Another gem from Gina

After reading this and other articles about Gina Ford’s latest book, I’ve thought hard about where Ms Ford might be coming from, and have to come to the conclusion that she simply wants parents to pretend they don’t have babies.  Just try to forget about them.

Clearly this must be the overall view of a woman who advises us to ignore our baby’s cries, have nights out away from them when they’re just a few weeks old, don’t talk about them, and don’t let them affect our sex life.  Just act like nothing’s happened really.

This seems a very strange attitude. Dare I be so bold as to wonder why one would have a baby if one wishes to pretend it doesn’t exist, or at least, behave as much as possible as if it doesn’t exist? Extraordinary.

Yet Ford is popular. Parents are either unaware of the evidence and research that warns us in no uncertain terms against such methods as controlled crying, and are fooled by the apparent success of these methods, since any damage done is neither visible nor immediately apparent, or they are buying into the notion that you can ‘have it all’; that you can have a baby and still keep all the things in your life the same. Here, Ford tells many parents what they want to hear.

The problem is that life just isn’t the same after you have a baby.  It will never be the same again. And trying to make it the same not only means we’ll be fighting a losing battle (not a good recipe for being ‘contented’ I’d say), but we’ll be putting our own needs before that of our baby.

OK, OK, there is no perfect mother, we all have to put ourselves first at times, there has to be a balance, we can’t parent if we’re a mess etc etc, but to say Gina Ford takes this too far really is an understatement.

It is quite natural for parents to seek help and support and to want to do things ‘right’, and the simple fact of Ford’s reputation is enough for unsuspecting parents to feel they must live up to the standards set out in her books, to doubt their own instincts, and trust in this seemingly wiser philosophy. But parents deserve better than this. They deserve real support, help and information, from real experts, not childless celebrities more interested in success and popularity than in what’s best for children.

Gina Ford gives childcare writers a bad name. This might seem like a contradiction after I have just made reference to how influential Ford’s reputation makes her, but what I mean by this is that parents who are aware of the issues associated with Ford’s methods push her books aside, and too often push all other parenting books aside with them, having drawn the conclusion that parenting books are bad, throwing the baby out with the bath water as it were. I have heard this sentiment expressed numerous times, and this is a great loss for parents.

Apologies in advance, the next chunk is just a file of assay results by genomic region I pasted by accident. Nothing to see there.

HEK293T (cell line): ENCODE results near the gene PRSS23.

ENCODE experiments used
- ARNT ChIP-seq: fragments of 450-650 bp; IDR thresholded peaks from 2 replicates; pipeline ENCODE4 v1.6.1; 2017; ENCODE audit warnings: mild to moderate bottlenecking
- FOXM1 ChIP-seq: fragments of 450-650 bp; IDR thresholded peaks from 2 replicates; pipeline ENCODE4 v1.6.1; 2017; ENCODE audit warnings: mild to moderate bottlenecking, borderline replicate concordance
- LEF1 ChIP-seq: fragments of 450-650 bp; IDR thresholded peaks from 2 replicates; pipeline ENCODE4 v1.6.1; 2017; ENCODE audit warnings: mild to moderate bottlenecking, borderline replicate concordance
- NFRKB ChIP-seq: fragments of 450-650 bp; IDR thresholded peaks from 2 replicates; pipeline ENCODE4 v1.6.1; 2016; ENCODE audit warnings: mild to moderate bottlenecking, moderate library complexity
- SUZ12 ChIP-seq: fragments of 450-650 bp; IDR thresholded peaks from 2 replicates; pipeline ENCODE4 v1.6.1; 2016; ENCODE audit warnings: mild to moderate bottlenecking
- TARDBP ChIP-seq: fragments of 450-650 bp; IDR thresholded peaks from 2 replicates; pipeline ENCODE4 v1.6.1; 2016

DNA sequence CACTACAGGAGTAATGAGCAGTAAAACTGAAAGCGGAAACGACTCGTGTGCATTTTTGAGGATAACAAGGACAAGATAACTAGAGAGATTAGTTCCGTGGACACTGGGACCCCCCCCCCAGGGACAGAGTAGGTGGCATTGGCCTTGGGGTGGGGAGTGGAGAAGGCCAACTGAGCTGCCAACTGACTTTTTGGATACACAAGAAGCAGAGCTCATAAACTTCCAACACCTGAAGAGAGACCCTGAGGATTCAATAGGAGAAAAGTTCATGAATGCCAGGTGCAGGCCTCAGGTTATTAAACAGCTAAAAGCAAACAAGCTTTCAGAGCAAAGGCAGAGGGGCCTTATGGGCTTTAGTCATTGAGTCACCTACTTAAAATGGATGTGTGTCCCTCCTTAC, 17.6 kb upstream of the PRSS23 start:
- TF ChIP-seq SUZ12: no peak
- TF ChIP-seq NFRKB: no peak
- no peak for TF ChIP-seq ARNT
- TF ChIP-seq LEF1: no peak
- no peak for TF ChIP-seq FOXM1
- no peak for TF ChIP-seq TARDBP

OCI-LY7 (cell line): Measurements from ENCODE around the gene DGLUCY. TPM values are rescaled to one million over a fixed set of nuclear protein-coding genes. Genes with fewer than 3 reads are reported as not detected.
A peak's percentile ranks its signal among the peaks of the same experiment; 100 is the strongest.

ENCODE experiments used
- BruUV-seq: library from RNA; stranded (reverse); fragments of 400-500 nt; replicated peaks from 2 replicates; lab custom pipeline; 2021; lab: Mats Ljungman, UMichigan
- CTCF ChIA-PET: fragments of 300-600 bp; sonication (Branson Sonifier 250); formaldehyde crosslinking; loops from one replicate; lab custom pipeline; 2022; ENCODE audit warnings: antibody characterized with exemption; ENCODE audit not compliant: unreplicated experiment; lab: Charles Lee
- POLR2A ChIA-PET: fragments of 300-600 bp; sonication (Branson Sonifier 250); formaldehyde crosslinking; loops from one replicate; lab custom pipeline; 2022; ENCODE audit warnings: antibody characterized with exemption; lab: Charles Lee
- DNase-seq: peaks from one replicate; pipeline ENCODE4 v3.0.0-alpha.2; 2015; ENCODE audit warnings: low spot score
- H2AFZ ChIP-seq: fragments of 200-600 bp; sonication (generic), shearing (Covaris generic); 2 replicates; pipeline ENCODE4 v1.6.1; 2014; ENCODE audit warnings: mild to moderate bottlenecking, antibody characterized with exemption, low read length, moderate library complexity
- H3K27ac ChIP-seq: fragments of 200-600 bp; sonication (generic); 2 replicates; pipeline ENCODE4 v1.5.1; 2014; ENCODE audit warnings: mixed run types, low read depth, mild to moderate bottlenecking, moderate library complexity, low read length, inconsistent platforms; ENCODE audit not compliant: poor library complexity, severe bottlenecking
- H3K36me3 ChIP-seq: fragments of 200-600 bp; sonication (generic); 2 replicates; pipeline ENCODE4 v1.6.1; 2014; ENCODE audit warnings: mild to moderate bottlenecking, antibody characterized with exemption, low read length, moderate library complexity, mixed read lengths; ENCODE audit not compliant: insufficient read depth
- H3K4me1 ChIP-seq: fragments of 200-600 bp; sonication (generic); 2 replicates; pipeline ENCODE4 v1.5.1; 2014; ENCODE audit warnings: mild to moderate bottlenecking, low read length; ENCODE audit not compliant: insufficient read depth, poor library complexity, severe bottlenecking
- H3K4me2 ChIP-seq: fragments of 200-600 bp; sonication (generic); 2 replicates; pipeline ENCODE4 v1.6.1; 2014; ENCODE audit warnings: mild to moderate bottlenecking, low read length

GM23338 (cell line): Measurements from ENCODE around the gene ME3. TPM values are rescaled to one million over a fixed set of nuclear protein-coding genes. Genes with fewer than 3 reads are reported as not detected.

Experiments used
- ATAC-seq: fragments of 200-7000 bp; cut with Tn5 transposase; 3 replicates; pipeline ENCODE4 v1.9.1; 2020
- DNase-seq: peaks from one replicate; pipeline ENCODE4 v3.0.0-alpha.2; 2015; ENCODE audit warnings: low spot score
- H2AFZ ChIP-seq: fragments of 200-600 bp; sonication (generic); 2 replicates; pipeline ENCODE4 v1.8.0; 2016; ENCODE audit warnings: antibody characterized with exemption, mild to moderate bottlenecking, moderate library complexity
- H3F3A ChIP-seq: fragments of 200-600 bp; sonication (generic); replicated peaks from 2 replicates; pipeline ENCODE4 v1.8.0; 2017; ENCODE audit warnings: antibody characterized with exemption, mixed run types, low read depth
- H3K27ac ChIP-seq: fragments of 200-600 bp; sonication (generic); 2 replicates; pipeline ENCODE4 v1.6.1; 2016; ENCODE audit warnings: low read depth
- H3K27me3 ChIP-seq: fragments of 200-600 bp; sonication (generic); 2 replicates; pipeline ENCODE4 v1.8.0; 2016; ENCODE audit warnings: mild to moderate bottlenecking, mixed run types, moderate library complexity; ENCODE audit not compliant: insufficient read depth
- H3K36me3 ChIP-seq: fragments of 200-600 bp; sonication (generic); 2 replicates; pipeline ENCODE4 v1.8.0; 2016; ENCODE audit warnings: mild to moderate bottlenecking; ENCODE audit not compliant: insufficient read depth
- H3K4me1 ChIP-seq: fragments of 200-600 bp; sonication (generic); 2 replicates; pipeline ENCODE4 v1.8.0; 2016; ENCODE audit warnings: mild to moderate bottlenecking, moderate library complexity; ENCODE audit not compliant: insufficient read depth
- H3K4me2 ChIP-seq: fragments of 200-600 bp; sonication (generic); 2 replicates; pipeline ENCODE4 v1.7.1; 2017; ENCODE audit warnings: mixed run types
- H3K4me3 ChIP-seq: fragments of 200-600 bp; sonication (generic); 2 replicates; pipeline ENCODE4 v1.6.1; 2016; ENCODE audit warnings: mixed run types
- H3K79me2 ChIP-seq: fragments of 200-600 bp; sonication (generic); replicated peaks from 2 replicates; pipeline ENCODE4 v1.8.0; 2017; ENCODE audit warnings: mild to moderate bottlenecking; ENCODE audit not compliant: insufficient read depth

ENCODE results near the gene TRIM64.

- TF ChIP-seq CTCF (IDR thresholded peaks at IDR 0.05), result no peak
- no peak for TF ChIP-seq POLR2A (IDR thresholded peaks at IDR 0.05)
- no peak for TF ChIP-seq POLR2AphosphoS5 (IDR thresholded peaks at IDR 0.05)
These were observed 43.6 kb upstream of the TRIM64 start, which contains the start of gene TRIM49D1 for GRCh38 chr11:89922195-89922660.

I know how much fantastic literature there is out there and the huge, positive difference it has made to my own parenting. Shame on Gina Ford, not just for her bogus advice, but for frightening off parents who are reaching out for genuine help and support.

2 Responses to Another gem from Gina

  1. marytuda says:

    Personally, I think it’s a question of time-management. Those of us with just one kid and no job can afford to follow our “child-led” instincts in a way that parents with pressures on all sides cannot; and in those cases a certain amount of sleep-training, for instance, is probably indispensible . . . I don’t think it is necessarily damanging: what about French kids, for example, all excellent sleepers, apparently (my anecdotal evidence confirms this) according to new book out? Are they all damaged? I was hopeless at sleep training myself, but there were times when I simply reached my limit and could not get up any more – so my baby cried himself to sleep. That period passed, as all do, and is a distant memory now. But in retrospect, it might have been better to sleep train more consistently.
    As for parenting books – again, really, it’s a question of time. I have always read widely and would hate to find myself reading nothing but baby-books ever again! I tend to dip in them – actually, more often Mumsnet – when I have a specific issue with my kid. Otherwise, it’d never end . . .

    • Jo says:

      Thanks for your thoughts. Obviously it’s not easy, and I don’t think there’s anything wrong with trying to establish a routine, but we may have to agree to disagree about controlled crying. For me there’s too much evidence against it, and I think Ford is misleading parents by saying that it is not harmful. French kids might be excellent sleepers, but at what cost? I’ve written a post about the book I think you’re referring to.

      There are many parents with a job and more than one child who parent without using controlled crying.

      I agree, reading time is limited when you’re a parent – all the more reason to choose authors carefully I say!

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